The County Line
Indiana Attorney General Curtis Hill, outspoken advocate of curtailing illegal drug use, will be the featured speaker at the Hamilton County Republican Fall Dinner later this month.
Hill, formerly a county prosecutor, has opposed aspects of the needle exchange program in Indiana. He says continuing to give drug addicts clean syringes is not the way to cure addiction.
In nine Hoosier counties the state administration has approved the exchange in an effort to halt the spread of the HIV virus. Hill has said mandatory treatment should accompany any repeated disbursing of needles.
Hill, who is from Elkhart, is the state’s first black Republican attorney general. He led his party’s ticket in its 2016 statewide victory.
The annual GOP fall dinner will be held Oct. 26 at the Ritz Charles banquet center in Carmel. Tickets at $50 per person are available from Republican Party headquarters. Usually, several hundred attend the affair where local Republicans, party donors and candidates mingle for dinner and listen to a major speaker.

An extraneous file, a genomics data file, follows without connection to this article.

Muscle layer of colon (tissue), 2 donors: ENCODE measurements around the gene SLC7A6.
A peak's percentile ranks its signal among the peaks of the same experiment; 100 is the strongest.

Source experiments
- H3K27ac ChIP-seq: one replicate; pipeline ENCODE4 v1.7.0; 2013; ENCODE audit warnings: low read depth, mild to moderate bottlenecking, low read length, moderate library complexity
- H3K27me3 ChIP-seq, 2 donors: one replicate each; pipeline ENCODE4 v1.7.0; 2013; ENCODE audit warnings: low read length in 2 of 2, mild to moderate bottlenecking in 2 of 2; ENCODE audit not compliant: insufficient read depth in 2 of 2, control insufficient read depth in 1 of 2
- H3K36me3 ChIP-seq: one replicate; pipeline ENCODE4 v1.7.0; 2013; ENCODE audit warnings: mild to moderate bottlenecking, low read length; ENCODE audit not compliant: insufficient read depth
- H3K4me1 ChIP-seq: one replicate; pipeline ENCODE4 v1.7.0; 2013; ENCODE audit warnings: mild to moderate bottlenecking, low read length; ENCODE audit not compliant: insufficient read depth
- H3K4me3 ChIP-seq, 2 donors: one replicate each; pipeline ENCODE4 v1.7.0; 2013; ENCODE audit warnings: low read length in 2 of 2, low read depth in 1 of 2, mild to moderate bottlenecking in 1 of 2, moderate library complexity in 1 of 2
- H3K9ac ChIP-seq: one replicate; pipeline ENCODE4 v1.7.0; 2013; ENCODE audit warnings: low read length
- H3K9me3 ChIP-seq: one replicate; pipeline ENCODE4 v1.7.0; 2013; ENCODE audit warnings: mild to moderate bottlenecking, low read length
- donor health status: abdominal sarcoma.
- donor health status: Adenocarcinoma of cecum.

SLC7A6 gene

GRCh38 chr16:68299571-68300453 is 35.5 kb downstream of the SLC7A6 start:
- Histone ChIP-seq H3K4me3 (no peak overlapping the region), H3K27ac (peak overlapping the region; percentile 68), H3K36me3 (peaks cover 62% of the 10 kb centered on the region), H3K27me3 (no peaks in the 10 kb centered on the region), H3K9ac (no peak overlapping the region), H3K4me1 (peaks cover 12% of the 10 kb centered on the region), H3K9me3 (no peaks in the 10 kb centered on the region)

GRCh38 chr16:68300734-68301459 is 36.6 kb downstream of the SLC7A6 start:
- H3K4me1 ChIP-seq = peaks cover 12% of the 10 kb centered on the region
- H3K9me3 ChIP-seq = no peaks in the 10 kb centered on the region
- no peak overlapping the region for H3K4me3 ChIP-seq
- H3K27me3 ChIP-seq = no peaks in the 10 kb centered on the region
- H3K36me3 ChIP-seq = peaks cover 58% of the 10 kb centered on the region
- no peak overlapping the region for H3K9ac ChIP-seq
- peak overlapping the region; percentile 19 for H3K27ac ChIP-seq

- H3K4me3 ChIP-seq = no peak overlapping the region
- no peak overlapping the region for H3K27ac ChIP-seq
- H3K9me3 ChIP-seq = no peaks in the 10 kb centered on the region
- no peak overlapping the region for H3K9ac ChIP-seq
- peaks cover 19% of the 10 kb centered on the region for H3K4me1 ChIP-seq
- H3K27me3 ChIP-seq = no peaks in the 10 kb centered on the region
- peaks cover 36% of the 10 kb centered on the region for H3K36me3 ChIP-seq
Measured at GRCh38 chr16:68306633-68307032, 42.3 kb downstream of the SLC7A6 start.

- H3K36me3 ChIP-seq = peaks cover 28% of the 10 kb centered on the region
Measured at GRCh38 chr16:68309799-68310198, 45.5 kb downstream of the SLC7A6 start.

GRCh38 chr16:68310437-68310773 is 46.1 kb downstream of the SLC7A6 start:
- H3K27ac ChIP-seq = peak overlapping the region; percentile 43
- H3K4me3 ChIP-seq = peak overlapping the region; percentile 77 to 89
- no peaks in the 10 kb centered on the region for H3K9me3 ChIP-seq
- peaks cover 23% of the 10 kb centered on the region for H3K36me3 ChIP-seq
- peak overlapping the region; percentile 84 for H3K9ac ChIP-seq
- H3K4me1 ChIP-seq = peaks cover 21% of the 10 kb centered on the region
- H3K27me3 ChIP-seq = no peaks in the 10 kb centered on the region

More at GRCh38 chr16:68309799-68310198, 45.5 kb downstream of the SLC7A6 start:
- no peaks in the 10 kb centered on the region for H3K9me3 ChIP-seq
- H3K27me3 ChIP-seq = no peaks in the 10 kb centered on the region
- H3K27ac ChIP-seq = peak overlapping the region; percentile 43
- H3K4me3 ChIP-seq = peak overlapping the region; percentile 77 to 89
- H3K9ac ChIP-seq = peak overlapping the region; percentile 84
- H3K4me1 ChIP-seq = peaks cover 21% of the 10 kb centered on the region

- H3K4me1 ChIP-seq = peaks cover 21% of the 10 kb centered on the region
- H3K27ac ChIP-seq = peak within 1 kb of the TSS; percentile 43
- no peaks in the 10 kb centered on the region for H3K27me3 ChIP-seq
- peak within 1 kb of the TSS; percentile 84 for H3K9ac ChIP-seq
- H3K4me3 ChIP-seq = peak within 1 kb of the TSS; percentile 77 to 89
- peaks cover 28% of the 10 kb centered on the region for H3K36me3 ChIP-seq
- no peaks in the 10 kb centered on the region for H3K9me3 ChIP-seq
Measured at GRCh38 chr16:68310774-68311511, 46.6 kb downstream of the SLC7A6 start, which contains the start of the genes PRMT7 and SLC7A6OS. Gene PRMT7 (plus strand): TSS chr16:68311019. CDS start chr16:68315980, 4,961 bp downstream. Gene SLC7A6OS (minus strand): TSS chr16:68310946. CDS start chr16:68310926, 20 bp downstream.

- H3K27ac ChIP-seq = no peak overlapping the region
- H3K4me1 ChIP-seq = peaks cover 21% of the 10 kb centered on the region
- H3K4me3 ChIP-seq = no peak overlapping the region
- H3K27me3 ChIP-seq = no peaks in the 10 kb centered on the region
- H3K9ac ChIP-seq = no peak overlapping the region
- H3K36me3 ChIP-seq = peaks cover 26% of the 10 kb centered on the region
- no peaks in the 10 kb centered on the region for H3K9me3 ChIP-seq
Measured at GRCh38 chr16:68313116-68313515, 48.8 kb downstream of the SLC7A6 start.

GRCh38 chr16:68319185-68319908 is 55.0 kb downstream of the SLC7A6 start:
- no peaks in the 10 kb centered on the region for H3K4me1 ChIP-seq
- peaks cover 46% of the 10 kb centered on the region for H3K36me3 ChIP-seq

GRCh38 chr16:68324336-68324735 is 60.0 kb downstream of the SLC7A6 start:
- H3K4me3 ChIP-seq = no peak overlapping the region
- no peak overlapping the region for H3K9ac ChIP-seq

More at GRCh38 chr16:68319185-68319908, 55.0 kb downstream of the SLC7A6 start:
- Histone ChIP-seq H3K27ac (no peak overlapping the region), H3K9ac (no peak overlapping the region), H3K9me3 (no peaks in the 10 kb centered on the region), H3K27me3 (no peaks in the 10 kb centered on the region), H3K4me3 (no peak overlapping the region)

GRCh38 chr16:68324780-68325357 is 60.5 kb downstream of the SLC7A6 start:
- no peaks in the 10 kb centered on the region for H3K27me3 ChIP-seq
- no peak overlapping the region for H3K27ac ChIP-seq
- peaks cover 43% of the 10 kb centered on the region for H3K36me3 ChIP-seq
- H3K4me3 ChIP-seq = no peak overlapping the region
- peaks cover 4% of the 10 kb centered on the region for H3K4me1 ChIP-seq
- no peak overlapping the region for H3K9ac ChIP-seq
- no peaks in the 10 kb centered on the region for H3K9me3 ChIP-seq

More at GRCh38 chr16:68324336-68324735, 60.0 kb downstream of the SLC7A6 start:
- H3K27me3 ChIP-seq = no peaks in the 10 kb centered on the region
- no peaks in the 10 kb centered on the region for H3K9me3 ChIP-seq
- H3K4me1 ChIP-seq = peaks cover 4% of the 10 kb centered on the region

In other political news, Hamilton County’s new state senator, Victoria Spartz, will be sworn into office at the Statehouse on Oct. 12. She was elected by a party caucus last month to fill the Senate seat formerly held by Luke Kenley who retired effective Sept. 30 after 25 years in office.
Meanwhile, Sue Maki, Carmel, announced her candidacy for a seat on the County Council this week. She will challenge incumbent Fred Glynn in a district that includes most of Clay Township and the southern half of Delaware Township.
A major issue in the primary race next spring is certain to be the proposed County Public Safety Training Center. Funding for the $3 million project was turned down last year by four of the seven council members including Glynn. Maki favors the training center.